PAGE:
SAN FRANCISCO — Low levels of immunity to pertussis in adolescent Hispanic mothers and their newborns may help explain their overrepresentation in pertussis cases and in deaths from the disease, C. Mary Healy, M.D., said in a poster presentation at the annual meeting of the Infectious Diseases Society of America.
A study of pertussis toxin-specific IgG concentrations found low concentrations in umbilical cord blood from 220 consecutive term singletons born to Hispanic women, with the lowest geometric mean concentrations in infants born to adolescent mothers. The low antibody levels likely reflect waning of vaccine-induced or natural immunity, she said.
Dr. Healy of Baylor College of Medicine, Houston, and her associates also compared pertussis toxin-specific IgG concentrations in blood samples from 55 mothers and their infants and found a ratio indicating efficient transfer of antibodies across the placenta. That suggests that one reason infants may be so susceptible to acquiring life-threatening pertussis in the first 4 months of life is because their mothers supply them with few antibodies.
“If you have high levels in the mothers, for example through vaccination, then the likelihood is that the antibodies will transmit very efficiently to infants and, hopefully, protect them at that most vulnerable period in the first few months of life before they begin their primary series of immunizations,” she said in an interview at the meeting.
Currently there are no recommendations to vaccinate pregnant women against pertussis. Discussions are underway about whether to give pregnant women one of two relatively new acellular pertussis vaccines licensed for use in adolescents, Dr. Healy said.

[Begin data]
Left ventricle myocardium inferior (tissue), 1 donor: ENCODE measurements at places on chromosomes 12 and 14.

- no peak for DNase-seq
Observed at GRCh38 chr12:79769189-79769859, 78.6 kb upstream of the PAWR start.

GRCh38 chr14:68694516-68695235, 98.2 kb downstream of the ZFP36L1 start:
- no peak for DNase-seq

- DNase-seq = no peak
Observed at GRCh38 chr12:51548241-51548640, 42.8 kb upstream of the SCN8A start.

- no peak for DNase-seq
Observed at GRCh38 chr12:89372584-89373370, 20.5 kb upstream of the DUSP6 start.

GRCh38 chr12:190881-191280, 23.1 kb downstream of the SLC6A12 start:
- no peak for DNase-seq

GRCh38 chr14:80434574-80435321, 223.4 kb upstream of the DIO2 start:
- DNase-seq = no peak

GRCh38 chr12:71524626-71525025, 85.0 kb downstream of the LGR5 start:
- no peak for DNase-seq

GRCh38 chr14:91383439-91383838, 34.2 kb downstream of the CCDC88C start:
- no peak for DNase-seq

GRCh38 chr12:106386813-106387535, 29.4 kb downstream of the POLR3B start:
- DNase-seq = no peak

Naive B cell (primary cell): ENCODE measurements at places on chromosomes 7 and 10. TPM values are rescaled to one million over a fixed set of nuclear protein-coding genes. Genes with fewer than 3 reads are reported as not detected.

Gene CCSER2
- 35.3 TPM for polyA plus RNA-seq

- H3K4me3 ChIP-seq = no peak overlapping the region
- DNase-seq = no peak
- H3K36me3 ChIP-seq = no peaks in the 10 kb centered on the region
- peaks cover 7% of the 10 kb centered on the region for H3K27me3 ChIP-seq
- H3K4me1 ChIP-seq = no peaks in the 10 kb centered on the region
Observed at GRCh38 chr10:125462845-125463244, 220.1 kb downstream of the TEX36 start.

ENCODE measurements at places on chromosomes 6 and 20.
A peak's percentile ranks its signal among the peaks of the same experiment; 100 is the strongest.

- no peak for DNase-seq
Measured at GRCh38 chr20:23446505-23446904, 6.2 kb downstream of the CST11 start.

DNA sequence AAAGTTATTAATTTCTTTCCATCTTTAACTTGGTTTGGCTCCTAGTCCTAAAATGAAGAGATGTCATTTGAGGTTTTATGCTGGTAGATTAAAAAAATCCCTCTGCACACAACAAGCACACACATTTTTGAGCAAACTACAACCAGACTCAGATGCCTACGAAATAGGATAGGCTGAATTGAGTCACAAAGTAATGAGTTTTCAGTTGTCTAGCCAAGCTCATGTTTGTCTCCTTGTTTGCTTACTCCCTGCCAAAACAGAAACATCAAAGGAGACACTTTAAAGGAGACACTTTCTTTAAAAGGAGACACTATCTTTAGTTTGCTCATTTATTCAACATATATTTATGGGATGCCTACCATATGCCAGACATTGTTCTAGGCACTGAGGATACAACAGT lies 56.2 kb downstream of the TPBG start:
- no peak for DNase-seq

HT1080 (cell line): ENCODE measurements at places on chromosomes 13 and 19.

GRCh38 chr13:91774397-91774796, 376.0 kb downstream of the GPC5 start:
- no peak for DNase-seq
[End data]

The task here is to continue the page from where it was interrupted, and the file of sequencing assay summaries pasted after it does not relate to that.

“Hispanic women, especially adolescents, should be immunized with newly licensed acellular pertussis vaccine to prevent pertussis in themselves and life-threatening disease in their infants,” she concluded in her poster.
Pertussis incidence is increasing among infants younger than 4 months of age, too young to have completed the DTaP primary vaccination series at ages 2, 4, and 6 months. The annual incidence of pertussis in the United States increased fivefold since 1980 despite childhood immunization rates above 80%, mainly due to disease in the youngest infants, according to federal statistics.
Pertussis incidence was 74% higher in Hispanic infants than in infants of other ethnicities throughout the 1990s despite comparable childhood immunization rates. Pertussis was reported in 68/100,000 Hispanic infants, compared with 39/100,000 non-Hispanic infants. Among infant deaths from pertussis between 1990 and 2000, 36%–41% who died were Hispanic infants. In addition, Hispanics made up 19% of children in 2003, according to U.S. Census data. The reasons for this ethnic difference in pertussis are unclear and require further study, she said.
Mothers of the 220 infants in the study had a mean age of 26 years (ranging from 14 to 42 years), and they reported a mean of 8 years of education.
Thirty percent did not begin prenatal care until the second trimester and 28% had fewer than nine prenatal care visits, which the investigators considered to be delayed prenatal care and inadequate prenatal care, respectively.
For the 55 matched mother-infant pairs, investigators stratified them by age groups of Hispanic mothers in Texas: 10% aged 10–19 years, 30% aged 20–24 years, 30% aged 25–29 years, and 30% aged 30 years or older.
The investigators quantified pertussis antibody levels using enzyme-linked immunosorbent assay (ELISA). The geometric mean concentration of pertussis toxin-specific IgG was 8.45 ELISA U/mL for all infants and 4.63 ELISA U/mL for infants of adolescent mothers, which was a significant difference, Dr. Healy said.